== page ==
I never know how to choose books to read. I don't read literary publications or really know where to get recommendations from. I'm also an obsessive spendthrift, so I only get books from the library or borrowed from friends. That's where I found this book, in the New Fiction section at the front of the library. I was drawn in by the beautiful cover (classic mistake) and the fascinating title.
Buzz Aldrin, what happened to you in all the confusion? What a perfect title. It gives you just enough to pique your interest while revealing nothing about the story. Buzz Aldrin, second man on the moon. Famous runner-up. What happened to you in all the confusion? What happens to someone who does something amazing, world-changing, and is simply seen as the second person to do it?
So I grabbed the book and was even more excited as I read the jacket. Turns out it was written by a highly acclaimed Norwegian author who had finally been translated into English. Yep, this was the book to read.
So the book is not really about space travel at all. It's about a man about to turn 30, Mattias who lives a simple life in a coastal city in Norway. He enjoys working hard and being a cog in the machine (as he puts it). All he wants to do is live a good life and go unnoticed, which is why he idolizes Buzz Aldrin, the little celebrated second man who was actually a better pilot and scientist than Neil Armstrong. Mattias has two best friends, a girlfriend and a job in a garden and could never want anything more. But everything falls apart and he finds himself in a mental health facility in the Faroe Islands.
I won't give you any more of the plot because I hate spoilers but also because it's not important. The quality of this book comes in its structure and flow. It's very postmodern in the way events are presented. Pages and pages are devoted to exact details of everyday life, routines, late-night conversations and long drives. Then life-changing events occur - getting fired, deaths of characters - that receive no more than a paragraph. I don't think this is done just to be subversive. This is a book about mental health, and the slow battle for recovery. It puts us in the head of Mattias and not just because it's written in the first person. But Mattias is depressed and it's written like the narrator is depressed. Days drift on and on, the whole book seems to be described through a haze. Harstad employs a few tricks to do this. The whole book is divided into short sections, each no longer than two pages. Some describe the smallest details and give them the heaviest weight. Other times Mattias will be talking about something mundane and then slip in an observation profound sadness and wisdom. It's always raining or sunless. All of this works together to make the book move in a calming, directionless phase with sudden manic bursts of plot.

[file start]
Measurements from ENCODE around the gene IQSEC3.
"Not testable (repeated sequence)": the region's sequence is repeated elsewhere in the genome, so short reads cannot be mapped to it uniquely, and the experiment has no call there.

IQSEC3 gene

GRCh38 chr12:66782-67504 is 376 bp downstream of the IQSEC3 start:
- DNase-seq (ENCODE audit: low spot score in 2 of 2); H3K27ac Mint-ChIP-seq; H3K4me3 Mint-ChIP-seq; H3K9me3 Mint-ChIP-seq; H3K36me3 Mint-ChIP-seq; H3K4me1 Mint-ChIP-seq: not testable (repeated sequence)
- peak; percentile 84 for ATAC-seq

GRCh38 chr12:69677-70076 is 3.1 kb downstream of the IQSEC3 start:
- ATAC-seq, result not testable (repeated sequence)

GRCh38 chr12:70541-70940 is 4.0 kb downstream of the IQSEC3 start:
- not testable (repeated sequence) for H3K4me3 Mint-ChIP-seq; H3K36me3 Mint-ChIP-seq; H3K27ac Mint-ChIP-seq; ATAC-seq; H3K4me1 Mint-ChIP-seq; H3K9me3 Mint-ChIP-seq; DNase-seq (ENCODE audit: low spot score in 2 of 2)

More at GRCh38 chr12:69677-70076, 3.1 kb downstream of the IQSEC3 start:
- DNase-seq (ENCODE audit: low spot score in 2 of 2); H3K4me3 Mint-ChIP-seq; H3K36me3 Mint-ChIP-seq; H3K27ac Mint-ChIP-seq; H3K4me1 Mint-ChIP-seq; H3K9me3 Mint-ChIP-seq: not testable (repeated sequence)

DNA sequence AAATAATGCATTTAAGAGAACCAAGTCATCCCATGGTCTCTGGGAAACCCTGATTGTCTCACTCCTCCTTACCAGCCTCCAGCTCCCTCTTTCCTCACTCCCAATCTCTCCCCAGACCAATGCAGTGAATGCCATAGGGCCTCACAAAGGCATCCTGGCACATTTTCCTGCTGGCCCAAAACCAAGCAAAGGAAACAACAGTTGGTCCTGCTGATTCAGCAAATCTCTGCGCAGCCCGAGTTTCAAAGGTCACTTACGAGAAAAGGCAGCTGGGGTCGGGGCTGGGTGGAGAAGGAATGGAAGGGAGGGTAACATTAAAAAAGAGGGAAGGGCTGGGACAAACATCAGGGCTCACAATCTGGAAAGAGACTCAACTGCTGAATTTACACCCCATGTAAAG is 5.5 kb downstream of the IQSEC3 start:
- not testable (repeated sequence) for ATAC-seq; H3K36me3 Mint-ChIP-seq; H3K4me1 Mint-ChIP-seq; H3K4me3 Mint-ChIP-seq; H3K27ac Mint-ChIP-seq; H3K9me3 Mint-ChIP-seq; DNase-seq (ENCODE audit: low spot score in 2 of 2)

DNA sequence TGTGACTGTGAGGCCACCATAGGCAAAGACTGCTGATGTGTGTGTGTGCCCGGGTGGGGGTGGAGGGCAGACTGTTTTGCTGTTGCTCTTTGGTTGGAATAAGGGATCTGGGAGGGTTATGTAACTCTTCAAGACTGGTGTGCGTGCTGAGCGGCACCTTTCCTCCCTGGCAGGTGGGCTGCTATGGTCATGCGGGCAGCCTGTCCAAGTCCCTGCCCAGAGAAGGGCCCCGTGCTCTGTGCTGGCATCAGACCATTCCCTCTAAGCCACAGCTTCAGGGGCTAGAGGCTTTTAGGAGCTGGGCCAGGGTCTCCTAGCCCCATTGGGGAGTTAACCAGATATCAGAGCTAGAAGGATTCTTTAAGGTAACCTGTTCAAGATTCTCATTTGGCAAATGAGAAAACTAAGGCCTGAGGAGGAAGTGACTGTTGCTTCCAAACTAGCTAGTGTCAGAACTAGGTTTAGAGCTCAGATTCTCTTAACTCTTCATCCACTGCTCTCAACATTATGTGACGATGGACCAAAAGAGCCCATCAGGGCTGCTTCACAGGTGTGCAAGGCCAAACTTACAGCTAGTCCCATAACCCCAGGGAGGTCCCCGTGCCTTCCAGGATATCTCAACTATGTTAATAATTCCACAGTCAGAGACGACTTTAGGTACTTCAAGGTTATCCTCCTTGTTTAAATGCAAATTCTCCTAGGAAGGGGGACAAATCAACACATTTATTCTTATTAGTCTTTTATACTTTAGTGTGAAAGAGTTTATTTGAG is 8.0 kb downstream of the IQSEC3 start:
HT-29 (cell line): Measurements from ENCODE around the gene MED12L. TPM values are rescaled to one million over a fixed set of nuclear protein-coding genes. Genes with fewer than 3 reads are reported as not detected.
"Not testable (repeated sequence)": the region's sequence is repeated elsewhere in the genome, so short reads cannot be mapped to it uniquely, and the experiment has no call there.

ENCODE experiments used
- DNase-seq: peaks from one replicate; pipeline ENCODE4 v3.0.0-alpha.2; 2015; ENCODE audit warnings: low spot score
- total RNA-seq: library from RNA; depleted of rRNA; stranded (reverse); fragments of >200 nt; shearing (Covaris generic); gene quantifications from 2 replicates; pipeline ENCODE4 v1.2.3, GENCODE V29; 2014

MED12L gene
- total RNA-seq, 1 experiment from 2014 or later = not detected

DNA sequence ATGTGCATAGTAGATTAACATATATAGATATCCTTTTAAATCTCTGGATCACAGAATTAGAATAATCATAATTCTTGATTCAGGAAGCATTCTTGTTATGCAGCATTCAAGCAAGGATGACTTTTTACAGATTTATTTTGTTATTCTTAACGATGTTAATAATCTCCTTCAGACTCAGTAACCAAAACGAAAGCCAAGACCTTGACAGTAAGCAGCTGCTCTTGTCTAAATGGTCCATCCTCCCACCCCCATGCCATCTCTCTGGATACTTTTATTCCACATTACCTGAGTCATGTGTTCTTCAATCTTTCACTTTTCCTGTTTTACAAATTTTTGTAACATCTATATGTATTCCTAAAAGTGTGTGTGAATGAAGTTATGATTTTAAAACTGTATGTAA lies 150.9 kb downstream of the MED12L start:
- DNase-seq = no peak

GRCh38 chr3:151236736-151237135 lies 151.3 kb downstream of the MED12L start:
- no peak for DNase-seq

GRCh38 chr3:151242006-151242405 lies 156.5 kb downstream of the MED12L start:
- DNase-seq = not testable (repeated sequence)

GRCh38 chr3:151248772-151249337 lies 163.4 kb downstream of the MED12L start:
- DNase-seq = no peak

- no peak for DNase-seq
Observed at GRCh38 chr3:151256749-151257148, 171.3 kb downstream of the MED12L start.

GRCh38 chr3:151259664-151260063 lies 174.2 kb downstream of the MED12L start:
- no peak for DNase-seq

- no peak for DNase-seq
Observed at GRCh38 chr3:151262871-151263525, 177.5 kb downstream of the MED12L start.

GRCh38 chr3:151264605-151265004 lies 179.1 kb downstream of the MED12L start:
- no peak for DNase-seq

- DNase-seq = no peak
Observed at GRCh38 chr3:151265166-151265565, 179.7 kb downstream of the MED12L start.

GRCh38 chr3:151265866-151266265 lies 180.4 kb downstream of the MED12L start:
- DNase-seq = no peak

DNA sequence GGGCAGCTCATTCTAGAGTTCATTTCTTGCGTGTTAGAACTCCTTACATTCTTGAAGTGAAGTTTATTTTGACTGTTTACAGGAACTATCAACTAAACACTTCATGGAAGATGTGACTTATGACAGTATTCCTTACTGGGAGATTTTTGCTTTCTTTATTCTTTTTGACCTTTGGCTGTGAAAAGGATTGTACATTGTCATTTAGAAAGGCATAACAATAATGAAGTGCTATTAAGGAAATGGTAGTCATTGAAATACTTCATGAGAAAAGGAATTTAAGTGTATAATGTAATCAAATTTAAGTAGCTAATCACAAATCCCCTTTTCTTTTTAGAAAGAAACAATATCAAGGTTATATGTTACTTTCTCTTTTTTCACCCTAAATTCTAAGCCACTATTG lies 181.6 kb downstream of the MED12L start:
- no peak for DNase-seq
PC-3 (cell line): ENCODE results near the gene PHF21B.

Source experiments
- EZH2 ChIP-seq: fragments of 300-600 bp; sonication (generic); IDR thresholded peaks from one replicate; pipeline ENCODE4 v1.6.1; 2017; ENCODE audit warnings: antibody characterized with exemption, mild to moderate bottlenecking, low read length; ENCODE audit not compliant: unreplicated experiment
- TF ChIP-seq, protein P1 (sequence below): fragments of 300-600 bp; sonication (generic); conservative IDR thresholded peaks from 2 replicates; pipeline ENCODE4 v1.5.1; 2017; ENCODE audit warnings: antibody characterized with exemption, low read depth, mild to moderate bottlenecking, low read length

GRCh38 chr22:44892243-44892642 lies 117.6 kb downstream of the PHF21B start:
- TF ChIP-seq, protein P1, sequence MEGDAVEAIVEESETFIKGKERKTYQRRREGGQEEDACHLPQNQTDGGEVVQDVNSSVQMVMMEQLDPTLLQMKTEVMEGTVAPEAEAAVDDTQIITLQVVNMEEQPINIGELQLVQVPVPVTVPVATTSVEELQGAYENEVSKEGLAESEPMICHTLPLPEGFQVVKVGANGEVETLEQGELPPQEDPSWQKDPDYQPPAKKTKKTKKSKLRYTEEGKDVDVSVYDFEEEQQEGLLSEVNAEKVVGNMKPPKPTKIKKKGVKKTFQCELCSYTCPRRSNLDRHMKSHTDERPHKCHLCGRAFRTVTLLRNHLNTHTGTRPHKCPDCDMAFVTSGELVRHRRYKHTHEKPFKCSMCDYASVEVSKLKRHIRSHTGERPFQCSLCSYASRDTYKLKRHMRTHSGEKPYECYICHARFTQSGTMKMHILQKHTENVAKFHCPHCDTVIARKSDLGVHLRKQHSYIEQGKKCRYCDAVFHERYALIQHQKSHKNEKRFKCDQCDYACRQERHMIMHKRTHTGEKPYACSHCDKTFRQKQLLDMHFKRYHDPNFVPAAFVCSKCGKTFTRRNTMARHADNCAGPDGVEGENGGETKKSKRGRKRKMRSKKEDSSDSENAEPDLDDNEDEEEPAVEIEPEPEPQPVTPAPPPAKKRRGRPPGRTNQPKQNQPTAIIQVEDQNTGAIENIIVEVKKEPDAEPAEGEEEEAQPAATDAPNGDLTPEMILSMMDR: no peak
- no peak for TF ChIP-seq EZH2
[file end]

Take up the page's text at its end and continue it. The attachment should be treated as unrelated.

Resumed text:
This style is not unique to Harstad, it's quite prevalent in literature these days, but this is one of the few books I've read where I felt it served the plot and strengthened the characters instead of just looking and sounding cool. It also made it personally good to read because I could pick it up for a few minutes at a time, read a section, and then go on to something else. Yes this makes me a lazy reader. I'm sorry.
There are a lot of pop culture references in this book. Deep ones and obscure ones. I noticed this when I read a passage, recognized it and had to spend about ten minutes reflecting on where I knew from. It was the note that Kurtz sends home 2/3rds of the way through Apocalypse Now, something I would have never caught if it hadn't watched the movie a week before. This took me aback. I understand the purpose of all the references, to plant Mattias firmly in my fragmented, connected generation, but references this specific it just made me wonder what else was missing.
Mattias is still lovable. His role as a happy also-ran, a devotee of Buzz Aldrin, is something I think we all can relate to. I'm a baseball fan, a Brewers fan, and my favorite player is Craig Counsell, someone who you would never confuse for a superstar. But I can appreciate the virtue of just being a reliable good person who happily does what is asked of him and doesn't ask for anything more. When Mattias has this idea of himself and of life shaken so fundamentally, you feel his pain. You want him to get better.
Ultimately this is a story about healing. About the peaceful monotony of slowly getting better, day to day. Most of us don't have an experience as dramatic as losing everything you love and waking up bloodied in the rain in the middle of a street on the Faroe Islands. But we all know how it feels to have your life shaken and the daunting journey of just living through it, just making it to the next day. Harstad describes this more realistically than any other book I've experienced.